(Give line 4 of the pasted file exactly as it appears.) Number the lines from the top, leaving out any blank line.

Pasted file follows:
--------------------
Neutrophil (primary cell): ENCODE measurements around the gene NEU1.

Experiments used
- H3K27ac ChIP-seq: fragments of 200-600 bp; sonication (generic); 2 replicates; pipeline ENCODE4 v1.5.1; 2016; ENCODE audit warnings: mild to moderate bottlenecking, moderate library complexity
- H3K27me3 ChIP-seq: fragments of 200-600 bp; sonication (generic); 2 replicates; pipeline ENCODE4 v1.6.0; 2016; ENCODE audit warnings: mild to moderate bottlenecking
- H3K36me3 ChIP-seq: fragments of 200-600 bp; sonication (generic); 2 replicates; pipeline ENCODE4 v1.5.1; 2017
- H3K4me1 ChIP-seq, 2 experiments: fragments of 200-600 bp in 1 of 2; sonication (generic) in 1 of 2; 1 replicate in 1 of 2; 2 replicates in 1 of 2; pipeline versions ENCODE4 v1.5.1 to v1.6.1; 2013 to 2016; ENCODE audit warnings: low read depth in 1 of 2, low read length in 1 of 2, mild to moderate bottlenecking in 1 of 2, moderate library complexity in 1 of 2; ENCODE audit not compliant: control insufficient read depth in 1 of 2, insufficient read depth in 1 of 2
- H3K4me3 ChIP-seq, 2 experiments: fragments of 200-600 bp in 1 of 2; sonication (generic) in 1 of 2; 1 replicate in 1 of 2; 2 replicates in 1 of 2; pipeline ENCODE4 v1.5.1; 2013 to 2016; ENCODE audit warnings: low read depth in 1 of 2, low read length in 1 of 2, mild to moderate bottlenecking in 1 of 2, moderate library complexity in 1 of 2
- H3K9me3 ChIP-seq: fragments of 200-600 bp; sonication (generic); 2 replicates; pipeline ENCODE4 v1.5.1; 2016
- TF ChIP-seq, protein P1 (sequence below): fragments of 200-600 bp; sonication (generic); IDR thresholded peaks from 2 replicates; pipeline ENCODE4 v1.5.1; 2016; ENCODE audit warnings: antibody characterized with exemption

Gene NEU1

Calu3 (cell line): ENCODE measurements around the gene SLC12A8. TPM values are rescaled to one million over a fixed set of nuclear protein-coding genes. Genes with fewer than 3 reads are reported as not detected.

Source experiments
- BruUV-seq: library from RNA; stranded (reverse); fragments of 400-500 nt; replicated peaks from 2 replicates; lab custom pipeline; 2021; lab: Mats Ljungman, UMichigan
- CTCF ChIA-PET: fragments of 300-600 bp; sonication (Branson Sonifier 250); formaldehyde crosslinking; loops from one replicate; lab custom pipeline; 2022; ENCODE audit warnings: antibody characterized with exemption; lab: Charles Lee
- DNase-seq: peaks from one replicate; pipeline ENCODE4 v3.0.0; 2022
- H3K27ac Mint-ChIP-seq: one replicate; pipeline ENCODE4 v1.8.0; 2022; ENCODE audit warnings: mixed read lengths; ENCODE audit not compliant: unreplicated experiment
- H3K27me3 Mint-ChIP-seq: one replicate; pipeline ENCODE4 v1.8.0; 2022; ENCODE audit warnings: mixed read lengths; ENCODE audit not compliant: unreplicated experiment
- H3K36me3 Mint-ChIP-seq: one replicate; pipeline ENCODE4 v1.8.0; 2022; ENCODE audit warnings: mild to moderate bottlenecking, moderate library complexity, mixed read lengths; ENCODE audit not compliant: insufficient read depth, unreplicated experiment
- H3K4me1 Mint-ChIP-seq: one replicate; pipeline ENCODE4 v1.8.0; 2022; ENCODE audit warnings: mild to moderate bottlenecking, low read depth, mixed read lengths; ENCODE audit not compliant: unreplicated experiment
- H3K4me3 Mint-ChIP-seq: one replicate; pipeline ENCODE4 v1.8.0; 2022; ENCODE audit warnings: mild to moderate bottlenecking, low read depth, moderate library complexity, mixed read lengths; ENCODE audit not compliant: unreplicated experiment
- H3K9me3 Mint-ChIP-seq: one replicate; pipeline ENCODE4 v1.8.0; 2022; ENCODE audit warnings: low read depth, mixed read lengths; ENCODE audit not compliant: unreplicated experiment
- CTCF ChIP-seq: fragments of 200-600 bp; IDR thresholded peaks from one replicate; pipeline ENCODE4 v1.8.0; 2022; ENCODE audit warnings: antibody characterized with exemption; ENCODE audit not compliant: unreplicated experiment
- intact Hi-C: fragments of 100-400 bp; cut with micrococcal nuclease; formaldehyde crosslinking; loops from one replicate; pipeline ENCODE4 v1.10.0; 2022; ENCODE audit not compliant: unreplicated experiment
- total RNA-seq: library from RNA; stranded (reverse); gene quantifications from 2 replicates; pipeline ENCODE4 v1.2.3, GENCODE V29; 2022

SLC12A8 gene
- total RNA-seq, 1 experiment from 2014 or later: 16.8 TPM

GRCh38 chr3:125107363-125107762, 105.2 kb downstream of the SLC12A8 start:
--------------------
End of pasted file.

- H3K27me3 ChIP-seq: fragments of 200-600 bp; sonication (generic); 2 replicates; pipeline ENCODE4 v1.6.0; 2016; ENCODE audit warnings: mild to moderate bottlenecking